Government to cut school funding for first time since 1990s, IFS says

Teachers say they are leaving the profession because they cannot do their jobs

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The Government is to cut school funding per pupil for the first time since the mid 1990s, a new analysis by the Institute for Fiscal Studies has determined. 

The respected think-tank calculated that real-terms terms spending on school pupils would drop by 6.5 per cent over the course of this parliament, with further education funding also set for significant decreases.

The IFS said schools funding had been well protected for the last two decades but that further education has already been squeezed.

“Over the next few years, both further education and schools are due to experience cuts. For schools, this comes on the back of very significant increases over the last few decades,” one of the report’s authors, IFS associate director Luke Sibieta said.

“For FE, this comes on the back of tight funding settlements for decades that will leave spending per student the same in 2020 as it was in 1990. The lack of priority given to FE by successive governments in spending settlements does not seem sustainable."

The report adds: “This will be the first time schools have seen real-terms cuts in spending per pupil since the mid 1990s.”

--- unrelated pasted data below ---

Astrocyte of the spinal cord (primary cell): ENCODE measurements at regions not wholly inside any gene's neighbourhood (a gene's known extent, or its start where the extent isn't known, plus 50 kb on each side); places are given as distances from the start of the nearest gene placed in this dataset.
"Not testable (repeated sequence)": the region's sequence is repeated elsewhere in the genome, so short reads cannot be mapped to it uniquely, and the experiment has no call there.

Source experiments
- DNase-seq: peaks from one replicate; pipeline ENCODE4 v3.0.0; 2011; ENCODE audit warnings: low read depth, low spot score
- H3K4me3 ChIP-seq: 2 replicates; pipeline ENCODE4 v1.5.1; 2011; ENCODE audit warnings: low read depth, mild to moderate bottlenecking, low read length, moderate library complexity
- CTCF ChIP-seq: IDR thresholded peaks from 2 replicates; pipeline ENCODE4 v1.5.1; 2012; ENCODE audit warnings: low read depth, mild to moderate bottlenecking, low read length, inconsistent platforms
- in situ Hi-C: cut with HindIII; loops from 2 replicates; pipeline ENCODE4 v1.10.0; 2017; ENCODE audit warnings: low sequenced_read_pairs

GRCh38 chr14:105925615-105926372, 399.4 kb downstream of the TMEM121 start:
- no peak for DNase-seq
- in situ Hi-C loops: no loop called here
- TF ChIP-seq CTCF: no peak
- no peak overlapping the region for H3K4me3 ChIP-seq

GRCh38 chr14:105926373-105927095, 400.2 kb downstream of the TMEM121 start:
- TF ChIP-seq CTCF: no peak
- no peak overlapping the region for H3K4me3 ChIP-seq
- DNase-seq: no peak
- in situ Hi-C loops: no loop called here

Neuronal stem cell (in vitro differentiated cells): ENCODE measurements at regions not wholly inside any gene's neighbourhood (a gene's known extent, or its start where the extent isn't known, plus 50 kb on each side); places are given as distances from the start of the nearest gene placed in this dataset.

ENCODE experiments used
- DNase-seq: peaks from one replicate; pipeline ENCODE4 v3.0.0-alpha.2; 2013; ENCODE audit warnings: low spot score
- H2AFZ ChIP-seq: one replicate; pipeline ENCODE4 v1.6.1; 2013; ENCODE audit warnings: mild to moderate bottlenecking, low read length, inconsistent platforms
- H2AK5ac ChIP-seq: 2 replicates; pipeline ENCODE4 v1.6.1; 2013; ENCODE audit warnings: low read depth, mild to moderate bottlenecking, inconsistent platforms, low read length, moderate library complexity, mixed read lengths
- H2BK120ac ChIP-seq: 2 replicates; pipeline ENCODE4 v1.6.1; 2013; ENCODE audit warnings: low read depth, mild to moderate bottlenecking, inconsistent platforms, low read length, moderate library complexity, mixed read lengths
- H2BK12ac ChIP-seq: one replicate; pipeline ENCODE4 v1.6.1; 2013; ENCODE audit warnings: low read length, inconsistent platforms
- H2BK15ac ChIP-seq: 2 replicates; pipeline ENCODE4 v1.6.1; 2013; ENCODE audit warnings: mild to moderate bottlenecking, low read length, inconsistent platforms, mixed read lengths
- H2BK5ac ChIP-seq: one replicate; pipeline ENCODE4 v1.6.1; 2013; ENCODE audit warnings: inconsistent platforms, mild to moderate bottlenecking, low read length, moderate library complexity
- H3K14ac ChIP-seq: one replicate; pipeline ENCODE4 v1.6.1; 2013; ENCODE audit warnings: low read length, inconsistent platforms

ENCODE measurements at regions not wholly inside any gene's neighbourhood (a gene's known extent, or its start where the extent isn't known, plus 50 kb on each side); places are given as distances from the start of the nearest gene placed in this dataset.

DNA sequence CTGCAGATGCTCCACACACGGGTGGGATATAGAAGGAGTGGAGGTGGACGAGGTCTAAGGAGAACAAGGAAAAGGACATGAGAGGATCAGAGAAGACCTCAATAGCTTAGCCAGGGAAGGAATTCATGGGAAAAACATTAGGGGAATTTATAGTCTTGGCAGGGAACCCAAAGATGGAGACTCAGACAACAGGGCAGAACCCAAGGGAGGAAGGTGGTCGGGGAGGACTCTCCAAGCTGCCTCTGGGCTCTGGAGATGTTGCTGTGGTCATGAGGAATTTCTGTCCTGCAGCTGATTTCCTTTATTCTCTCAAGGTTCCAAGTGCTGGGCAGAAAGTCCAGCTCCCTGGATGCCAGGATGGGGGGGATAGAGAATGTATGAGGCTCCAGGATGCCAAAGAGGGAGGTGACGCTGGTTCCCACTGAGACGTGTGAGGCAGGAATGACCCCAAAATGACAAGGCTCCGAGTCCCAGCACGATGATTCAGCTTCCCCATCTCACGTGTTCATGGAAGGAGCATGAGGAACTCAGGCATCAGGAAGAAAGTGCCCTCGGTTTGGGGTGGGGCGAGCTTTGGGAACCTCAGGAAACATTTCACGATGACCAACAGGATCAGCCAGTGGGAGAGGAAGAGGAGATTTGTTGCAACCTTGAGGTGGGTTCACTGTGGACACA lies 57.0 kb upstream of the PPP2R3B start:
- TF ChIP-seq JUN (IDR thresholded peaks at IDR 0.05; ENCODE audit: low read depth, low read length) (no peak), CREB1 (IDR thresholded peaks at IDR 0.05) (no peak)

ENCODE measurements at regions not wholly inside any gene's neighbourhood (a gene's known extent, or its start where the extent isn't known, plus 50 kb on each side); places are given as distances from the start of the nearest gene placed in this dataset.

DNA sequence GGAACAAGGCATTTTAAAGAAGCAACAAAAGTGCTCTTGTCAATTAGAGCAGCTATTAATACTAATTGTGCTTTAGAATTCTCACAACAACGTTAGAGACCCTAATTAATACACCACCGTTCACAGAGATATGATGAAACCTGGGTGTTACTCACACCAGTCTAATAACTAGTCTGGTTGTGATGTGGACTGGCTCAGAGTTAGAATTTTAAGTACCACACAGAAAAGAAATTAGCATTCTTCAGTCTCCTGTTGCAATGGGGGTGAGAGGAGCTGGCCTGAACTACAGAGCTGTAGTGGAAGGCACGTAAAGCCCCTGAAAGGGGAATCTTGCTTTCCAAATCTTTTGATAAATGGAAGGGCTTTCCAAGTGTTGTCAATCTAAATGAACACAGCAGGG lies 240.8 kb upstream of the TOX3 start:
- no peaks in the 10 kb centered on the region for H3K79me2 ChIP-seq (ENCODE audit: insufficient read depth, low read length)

On Monday morning the National Governors’ Association said the amount of money being provided by the Government was simply not enough to educate Britain’s children.

“The Department for Education unfortunately doesn’t know how much it costs to educate a pupil whether it be a primary or secondary pupil,” Emma Knights, the association’s chief executive, old BBC Radio 4’s Today programme.

“They don’t know how much it should cost if you’re an efficient school providing a good education for each pupil.”

“What [the IFS analysis is] really showing us is the cake simply isn’t big enough to educate all the pupils that we have across the country.”

The funding shortfall is driving some senior teachers to leave the profession because they say they simply cannot do their jobs properly

Headteacher Mary Sandell of Forest School in Winnersh, Berkshire, said she was one of those quitting for this reason.

Speaking on the same programme she said: “I'm leaving something I love because quite simply there is not enough money to do the job properly.

She said that under current funding levels her school “cannot replace equipment, we cannot improve the buildings, we can't even afford textbooks for new specifications”.

“I've been in education since 1980 and it's the worst it's ever been from my perspective,” she added.

Last week the National Audit Office said that the Government was spending billions on its pet 'free schools' project while existing schools crumbled.

A Department for Education spokesperson denied there was any funding problem.

“School funding is now at its highest level on record at more than £40bn in 2016-17 and the IFS has shown that by 2020 per pupil spending in schools is set to be at least 70 per cent higher in real terms than it was in 1990,” the spokesperson said.

“We are transforming post-16 education and investing £7bn to ensure there is a place in education or training for every 16 to 19-year-old who wants one.”

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